This sun-baked High Plains town no longer has a grade school, a high school, a City Hall, a hospital, a water tower, a fire station, a business district or a main street.
It has people, but all 1,400 of them live elsewhere today. The homes they kept, the rooms where they were born, where they grew old together, now lie in millions of pieces, some of them as small as matchsticks. Tatters and shards of Greensburg flew for miles across the shortgrass and sage and yucca outside town on Friday night. Their branches now hold the shreds of housing insulation, pieces of tin, pieces of twisted roofing, crumpled family photographs, torn documents, and bits and pieces of belongings.
The Kiowa County courthouse still stands. The grain elevator still stands. The water tower, as a highway patrol trooper said, "is not just down -- it is completely destroyed."
"This is so surreal," city administrator Steve Hewitt said. "I don't know what to expect tomorrow. I'm worried about two weeks from now, when the volunteers go home. I think we have a tough road ahead of us."
The day after
Greensburg has 40 National Guardsmen guarding its streets.
There is a curfew.
About 200 people were expected to stay in three shelters Saturday night in Haviland and Mullinville, according to the American Red Cross Midway-Kansas Chapter.
While townspeople looked on from afar Saturday, a second powerful storm rolled through, spawning more tornadoes and pouring inches of rain on windblown possessions.
The wind that took Greensburg away came in a wedge tornado nearly a mile and a half wide. Ninety-five percent of Greensburg took off with it.
Greensburg has at least eight dead so far. A ninth person was killed in Stafford County. As is usual when a wedge tornado rolls through wooden dwellings, some of the dead were found some distance from the torn foundations of their homes.
There was difficulty identifying the dead, notifying next of kin. It was also difficult to know how many people were unaccounted for because so many people traveled to different destinations to shelter with friends or relatives.
Thirty people were trapped in the town's collapsed hospital until rescuers dug them out.
Some townspeople survived by huddling in bathtubs, or in cold convenience store coolers, or by lying flat on the floorboards of their cars, or by crouching in musty-smelling basements. One survivor, Julie Harshey, hung on to her doorknob as the wind took her off her feet; she watched dishes fly out of her cupboards. When the hospital patched her up later, it was with a patch over one eye.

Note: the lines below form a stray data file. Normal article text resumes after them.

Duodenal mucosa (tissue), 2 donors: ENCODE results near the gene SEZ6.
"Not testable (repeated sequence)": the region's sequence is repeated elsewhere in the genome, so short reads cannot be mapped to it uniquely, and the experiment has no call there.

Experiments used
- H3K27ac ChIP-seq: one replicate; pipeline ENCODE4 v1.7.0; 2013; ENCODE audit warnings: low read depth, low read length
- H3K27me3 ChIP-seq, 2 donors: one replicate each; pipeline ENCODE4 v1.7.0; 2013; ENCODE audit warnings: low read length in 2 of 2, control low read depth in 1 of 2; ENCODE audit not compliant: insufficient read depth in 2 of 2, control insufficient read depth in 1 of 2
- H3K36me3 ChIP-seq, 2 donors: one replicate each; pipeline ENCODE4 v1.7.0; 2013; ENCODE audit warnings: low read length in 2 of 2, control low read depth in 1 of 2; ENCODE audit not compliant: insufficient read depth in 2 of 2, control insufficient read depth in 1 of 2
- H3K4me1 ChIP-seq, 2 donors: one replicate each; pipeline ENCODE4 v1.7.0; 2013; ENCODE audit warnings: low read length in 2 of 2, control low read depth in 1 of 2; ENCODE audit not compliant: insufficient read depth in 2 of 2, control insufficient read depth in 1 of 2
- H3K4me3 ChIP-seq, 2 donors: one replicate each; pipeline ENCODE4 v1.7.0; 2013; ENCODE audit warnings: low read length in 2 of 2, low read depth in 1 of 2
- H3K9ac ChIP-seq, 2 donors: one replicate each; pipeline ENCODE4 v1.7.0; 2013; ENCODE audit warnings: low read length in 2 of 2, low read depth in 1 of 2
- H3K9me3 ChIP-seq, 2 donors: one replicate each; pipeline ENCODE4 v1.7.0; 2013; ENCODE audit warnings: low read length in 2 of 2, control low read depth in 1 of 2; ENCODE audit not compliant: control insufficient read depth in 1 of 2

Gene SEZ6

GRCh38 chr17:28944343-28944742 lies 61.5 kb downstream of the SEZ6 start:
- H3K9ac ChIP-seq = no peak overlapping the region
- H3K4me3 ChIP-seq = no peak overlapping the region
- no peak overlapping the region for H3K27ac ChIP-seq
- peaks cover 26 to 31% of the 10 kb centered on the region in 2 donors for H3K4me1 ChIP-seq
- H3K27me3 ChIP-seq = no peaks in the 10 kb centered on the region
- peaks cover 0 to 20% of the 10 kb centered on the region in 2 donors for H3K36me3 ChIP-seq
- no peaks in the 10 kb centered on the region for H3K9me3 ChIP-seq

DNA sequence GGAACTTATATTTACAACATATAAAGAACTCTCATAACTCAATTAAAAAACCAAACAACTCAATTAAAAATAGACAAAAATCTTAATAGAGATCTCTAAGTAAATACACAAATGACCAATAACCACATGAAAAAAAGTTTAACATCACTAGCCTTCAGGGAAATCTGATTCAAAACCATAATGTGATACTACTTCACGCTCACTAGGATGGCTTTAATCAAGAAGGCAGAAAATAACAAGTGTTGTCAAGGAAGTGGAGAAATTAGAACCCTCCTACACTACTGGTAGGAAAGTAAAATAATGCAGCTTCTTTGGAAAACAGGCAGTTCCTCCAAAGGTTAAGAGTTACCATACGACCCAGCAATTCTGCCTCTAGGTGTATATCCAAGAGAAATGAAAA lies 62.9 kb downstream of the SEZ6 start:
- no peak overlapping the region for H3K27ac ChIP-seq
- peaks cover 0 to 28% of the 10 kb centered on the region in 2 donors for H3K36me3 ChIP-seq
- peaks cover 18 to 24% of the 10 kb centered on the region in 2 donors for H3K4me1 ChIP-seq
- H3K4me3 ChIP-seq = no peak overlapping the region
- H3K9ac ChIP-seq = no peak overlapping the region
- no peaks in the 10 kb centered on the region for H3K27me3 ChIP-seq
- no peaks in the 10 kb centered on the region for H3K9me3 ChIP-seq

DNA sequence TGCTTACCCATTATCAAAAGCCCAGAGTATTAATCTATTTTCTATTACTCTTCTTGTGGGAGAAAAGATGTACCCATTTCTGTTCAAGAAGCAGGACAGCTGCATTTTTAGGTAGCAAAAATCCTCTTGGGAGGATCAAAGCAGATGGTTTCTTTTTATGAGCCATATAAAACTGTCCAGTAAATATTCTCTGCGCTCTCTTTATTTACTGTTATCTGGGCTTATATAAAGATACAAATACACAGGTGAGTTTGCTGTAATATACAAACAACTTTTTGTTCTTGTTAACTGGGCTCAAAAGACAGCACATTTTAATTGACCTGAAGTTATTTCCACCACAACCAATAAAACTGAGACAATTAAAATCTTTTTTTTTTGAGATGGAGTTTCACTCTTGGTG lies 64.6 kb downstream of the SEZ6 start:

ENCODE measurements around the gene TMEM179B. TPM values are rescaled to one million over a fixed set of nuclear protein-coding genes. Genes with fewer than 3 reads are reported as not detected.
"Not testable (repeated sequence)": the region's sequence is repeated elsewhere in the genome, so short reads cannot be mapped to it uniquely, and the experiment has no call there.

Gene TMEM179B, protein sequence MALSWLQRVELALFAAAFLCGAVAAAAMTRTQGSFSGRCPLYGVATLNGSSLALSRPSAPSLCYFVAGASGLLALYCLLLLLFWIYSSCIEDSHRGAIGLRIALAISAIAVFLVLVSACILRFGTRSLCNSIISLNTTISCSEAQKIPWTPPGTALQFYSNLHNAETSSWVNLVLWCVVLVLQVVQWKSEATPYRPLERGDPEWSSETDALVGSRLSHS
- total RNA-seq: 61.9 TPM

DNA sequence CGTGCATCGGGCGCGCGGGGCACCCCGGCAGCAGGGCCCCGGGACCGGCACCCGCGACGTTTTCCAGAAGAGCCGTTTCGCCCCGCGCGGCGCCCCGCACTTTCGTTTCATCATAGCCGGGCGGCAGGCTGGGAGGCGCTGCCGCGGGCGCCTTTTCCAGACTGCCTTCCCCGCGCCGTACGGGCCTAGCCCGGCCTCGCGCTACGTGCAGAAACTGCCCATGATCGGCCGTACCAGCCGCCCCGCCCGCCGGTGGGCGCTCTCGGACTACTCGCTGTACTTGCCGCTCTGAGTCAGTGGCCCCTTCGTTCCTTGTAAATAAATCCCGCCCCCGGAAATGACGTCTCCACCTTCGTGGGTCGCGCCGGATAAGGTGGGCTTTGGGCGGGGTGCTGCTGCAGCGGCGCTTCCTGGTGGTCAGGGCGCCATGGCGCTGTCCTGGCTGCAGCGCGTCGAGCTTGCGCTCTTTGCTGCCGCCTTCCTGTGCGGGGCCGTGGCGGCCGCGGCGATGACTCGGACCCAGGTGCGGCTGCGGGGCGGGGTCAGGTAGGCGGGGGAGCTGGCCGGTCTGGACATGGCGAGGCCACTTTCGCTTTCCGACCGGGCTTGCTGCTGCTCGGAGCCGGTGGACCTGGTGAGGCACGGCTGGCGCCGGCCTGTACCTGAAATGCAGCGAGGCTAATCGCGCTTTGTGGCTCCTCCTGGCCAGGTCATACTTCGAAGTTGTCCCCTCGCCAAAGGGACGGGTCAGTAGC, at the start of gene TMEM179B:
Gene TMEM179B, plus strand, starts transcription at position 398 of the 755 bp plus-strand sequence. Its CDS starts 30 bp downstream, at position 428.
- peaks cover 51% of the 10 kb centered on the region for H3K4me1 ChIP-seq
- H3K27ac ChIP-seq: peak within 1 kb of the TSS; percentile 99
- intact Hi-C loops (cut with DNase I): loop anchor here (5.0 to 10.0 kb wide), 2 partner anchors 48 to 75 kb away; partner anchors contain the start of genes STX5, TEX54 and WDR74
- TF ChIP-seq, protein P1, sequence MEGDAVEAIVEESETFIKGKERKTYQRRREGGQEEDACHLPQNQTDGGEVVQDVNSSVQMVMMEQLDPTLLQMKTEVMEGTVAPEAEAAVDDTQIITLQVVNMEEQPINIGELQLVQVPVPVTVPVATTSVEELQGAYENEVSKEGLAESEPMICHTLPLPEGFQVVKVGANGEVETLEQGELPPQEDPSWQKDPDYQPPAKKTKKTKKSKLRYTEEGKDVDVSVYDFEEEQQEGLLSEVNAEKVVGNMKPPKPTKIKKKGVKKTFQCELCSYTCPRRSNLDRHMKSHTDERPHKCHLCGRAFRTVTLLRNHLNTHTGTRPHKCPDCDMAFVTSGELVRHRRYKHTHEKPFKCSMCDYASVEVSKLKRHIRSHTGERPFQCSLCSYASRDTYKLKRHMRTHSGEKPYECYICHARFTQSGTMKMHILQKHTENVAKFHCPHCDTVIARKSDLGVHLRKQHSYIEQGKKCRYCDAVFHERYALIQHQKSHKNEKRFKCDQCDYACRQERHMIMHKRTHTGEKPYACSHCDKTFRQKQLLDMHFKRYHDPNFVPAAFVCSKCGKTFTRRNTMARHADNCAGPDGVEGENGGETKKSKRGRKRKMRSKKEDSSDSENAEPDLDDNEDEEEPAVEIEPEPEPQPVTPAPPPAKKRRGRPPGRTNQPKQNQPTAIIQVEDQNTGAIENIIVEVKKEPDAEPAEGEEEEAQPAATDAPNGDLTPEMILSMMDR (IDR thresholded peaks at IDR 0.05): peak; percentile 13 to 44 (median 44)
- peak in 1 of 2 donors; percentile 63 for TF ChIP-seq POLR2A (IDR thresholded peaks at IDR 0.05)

Another survivor, Beth Dubro, rode out the tornado on a familiar perch.
"I just sat down on the toilet lid and prayed," she said.
Survivors crawling out saw overturned and broken-open trucks, cracked windshields, and square mile after square mile of twisted aluminum, shredded insulation and splintered debris.
Rescuers in daylight saw foundations pulverized close to the topsoil. Residents say the meteorologists and the town sirens gave them 20 minutes to run or take shelter.
Rescuers, driving into town, lost tires to the thousands of nails and jagged edges that now litter the streets.
There are roadblocks outside of town, to keep gawkers and souvenir hunters out. They will have to keep heartbroken residents outside of town for a little while, too.
The town was evacuated so that rescuers could sort through the wreckage and make sure everyone, living and dead, is accounted for.
Wounded, but alive
Greensburg has scores of wounded. Hospitals in western and central Kansas on Saturday night were caring for at least 24 people injured by the tornado or transferred from the hospital in Greensburg.
Pratt Regional Medical Center, 30 miles east of Greensburg, treated 78 people, most with broken bones or lacerations, said hospital spokeswoman Kim Stivers.
"From about 12:30 until 6 this morning it was very, very, very, very busy and we just kept on getting more patients," Stivers said.
Nine people are still there, with two in intensive care.
Western Plains Medical Complex in Dodge City saw 13 people, one who died on the way to the hospital. It still is caring for two.
Hutchinson Hospital had four patients, all in good condition.
Via Christi-St. Francis had five, with two in critical condition.
Wesley Medical Center had four, with two in critical condition.
At 9:45 on Friday night, some residents suddenly turned into heroes. Among them was Dennis McKinney, Greensburg's state representative and the House minority leader. He lost his home to the tornado, then ran through the wreckage of his neighbors' homes to rescue a baby and several others.
"We'll rebuild," said Greensburg City Administrator Steve Hewitt, who lost his home. "It'll take time, but we'll rebuild this city. It's a scary thought, the number of homes that were destroyed."
Dealing with disaster
Greensburg's one tavern was turned into a temporary morgue.